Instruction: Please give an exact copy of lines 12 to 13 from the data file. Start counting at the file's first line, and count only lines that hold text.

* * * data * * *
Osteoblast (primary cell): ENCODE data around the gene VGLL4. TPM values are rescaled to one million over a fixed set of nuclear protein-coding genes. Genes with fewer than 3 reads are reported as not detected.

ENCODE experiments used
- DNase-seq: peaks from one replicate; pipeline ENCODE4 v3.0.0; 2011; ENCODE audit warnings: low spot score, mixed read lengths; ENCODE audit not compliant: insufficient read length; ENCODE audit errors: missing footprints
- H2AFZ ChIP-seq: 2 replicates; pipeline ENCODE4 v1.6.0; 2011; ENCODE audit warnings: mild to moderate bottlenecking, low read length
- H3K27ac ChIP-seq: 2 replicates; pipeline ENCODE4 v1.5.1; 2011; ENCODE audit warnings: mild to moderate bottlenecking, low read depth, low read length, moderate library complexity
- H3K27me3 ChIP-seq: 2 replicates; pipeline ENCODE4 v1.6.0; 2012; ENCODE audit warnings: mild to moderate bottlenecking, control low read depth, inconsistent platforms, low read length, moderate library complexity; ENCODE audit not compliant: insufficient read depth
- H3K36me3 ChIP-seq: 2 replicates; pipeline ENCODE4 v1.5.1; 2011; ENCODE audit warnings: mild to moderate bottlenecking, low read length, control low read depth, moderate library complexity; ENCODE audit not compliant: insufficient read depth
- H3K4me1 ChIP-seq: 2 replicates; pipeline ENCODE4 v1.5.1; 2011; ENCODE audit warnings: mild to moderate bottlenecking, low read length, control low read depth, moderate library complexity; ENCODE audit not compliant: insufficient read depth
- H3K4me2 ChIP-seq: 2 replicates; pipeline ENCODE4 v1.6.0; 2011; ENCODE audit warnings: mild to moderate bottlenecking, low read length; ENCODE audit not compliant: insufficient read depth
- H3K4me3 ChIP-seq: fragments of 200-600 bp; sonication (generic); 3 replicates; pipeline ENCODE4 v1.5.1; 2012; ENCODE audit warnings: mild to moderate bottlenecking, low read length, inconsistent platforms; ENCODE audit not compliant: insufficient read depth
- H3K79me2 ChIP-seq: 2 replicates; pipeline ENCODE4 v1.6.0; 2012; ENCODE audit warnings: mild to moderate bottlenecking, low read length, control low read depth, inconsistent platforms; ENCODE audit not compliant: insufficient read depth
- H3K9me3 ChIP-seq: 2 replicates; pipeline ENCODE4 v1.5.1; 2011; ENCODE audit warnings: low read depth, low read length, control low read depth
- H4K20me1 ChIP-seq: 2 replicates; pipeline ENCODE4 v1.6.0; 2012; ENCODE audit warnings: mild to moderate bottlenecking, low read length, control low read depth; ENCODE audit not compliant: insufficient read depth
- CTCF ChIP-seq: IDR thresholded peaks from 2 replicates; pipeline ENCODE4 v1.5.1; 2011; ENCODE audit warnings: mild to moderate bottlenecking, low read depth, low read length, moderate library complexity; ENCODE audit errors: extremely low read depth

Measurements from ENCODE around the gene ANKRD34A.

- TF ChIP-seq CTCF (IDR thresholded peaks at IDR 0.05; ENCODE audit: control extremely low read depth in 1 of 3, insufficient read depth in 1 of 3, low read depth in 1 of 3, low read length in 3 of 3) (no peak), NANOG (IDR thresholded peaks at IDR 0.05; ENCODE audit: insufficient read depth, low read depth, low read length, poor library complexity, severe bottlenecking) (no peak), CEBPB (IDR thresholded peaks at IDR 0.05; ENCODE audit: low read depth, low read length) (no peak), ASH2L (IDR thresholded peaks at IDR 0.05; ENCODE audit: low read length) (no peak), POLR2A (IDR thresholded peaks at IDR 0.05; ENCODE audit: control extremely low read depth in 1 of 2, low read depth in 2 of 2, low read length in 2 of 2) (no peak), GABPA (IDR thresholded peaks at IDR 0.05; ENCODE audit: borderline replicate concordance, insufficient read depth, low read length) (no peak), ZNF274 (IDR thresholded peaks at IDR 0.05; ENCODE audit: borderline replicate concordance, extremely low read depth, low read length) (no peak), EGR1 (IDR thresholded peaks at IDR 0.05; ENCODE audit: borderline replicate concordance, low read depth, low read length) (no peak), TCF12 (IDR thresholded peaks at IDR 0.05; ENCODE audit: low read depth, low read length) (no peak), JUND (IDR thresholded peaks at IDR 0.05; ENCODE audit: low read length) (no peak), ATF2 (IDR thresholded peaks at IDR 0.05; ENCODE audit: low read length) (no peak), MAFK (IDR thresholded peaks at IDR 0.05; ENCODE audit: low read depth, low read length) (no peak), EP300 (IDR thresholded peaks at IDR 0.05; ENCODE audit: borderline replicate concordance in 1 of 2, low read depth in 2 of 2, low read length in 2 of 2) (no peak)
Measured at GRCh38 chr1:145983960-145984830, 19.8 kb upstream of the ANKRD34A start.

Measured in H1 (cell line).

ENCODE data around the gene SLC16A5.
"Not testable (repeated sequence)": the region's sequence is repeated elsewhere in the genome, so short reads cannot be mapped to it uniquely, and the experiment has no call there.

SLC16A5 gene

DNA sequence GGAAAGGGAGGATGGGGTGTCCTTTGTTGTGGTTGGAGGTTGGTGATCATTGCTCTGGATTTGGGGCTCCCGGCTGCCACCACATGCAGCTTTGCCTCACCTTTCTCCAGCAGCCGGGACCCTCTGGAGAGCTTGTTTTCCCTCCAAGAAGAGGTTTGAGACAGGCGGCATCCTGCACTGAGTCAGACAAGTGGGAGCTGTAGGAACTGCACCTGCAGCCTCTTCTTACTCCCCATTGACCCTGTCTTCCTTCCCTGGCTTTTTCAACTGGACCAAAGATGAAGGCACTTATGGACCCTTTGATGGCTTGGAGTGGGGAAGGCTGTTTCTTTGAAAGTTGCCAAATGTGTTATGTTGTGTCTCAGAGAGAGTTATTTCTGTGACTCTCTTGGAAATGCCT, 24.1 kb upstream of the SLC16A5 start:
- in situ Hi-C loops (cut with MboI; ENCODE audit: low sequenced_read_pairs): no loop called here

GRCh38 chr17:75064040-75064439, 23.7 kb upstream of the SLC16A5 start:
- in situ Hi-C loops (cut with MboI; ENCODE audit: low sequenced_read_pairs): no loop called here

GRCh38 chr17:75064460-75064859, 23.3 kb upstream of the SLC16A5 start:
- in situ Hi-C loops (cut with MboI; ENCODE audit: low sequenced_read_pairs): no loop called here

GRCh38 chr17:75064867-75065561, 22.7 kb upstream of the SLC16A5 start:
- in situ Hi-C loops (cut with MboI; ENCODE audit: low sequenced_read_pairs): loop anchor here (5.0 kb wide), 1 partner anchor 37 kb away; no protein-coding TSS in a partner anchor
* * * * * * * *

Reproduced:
- H3K9me3 ChIP-seq: 2 replicates; pipeline ENCODE4 v1.5.1; 2011; ENCODE audit warnings: low read depth, low read length, control low read depth
- H4K20me1 ChIP-seq: 2 replicates; pipeline ENCODE4 v1.6.0; 2012; ENCODE audit warnings: mild to moderate bottlenecking, low read length, control low read depth; ENCODE audit not compliant: insufficient read depth